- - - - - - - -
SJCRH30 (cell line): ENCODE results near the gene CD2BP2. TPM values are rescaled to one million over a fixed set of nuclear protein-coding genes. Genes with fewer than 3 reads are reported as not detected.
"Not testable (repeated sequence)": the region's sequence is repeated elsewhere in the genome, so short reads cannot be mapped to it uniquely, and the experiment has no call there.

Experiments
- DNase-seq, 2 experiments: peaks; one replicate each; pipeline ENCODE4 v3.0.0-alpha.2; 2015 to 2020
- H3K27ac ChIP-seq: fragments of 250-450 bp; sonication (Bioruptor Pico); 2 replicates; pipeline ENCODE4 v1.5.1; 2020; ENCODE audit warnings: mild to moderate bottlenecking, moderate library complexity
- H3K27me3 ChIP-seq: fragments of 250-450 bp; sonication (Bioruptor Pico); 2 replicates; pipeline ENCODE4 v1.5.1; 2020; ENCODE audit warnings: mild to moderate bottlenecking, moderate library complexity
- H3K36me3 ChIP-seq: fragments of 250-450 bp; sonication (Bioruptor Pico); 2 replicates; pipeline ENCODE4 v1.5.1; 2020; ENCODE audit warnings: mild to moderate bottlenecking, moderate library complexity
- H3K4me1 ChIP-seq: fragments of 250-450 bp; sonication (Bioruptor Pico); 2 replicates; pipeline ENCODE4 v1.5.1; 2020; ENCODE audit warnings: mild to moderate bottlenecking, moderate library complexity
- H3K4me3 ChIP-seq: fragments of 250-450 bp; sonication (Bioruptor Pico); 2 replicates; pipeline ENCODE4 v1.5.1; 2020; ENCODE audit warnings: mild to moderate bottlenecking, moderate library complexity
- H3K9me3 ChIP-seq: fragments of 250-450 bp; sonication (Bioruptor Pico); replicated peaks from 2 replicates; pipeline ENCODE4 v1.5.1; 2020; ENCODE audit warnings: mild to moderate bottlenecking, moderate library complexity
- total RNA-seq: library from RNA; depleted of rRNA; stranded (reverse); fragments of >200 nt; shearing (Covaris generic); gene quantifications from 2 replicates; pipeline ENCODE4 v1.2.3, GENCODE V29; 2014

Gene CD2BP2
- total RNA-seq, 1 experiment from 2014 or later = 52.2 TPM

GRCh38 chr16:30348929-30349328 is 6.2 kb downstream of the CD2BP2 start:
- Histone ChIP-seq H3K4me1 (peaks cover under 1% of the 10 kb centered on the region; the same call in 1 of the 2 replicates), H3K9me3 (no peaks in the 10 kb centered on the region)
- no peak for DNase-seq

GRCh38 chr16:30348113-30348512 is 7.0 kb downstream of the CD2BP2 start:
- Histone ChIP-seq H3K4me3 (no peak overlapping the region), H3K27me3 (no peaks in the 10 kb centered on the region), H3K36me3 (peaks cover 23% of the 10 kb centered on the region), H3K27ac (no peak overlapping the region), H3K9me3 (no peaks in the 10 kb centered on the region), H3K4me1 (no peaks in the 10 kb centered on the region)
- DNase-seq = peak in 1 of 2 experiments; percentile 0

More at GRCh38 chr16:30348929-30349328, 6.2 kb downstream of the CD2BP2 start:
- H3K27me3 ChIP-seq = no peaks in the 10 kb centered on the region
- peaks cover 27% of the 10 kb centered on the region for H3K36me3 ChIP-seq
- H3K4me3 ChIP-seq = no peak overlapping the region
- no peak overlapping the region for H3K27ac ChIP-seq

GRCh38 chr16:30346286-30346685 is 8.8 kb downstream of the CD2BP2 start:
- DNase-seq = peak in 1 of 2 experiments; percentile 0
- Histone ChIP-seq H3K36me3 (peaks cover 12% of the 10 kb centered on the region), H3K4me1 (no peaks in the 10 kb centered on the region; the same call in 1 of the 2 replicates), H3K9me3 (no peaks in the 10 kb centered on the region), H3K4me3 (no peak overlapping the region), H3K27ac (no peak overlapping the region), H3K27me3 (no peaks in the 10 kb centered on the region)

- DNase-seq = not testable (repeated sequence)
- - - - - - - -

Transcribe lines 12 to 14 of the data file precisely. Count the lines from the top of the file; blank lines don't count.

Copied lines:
Gene CD2BP2
- total RNA-seq, 1 experiment from 2014 or later = 52.2 TPM

GRCh38 chr16:30348929-30349328 is 6.2 kb downstream of the CD2BP2 start: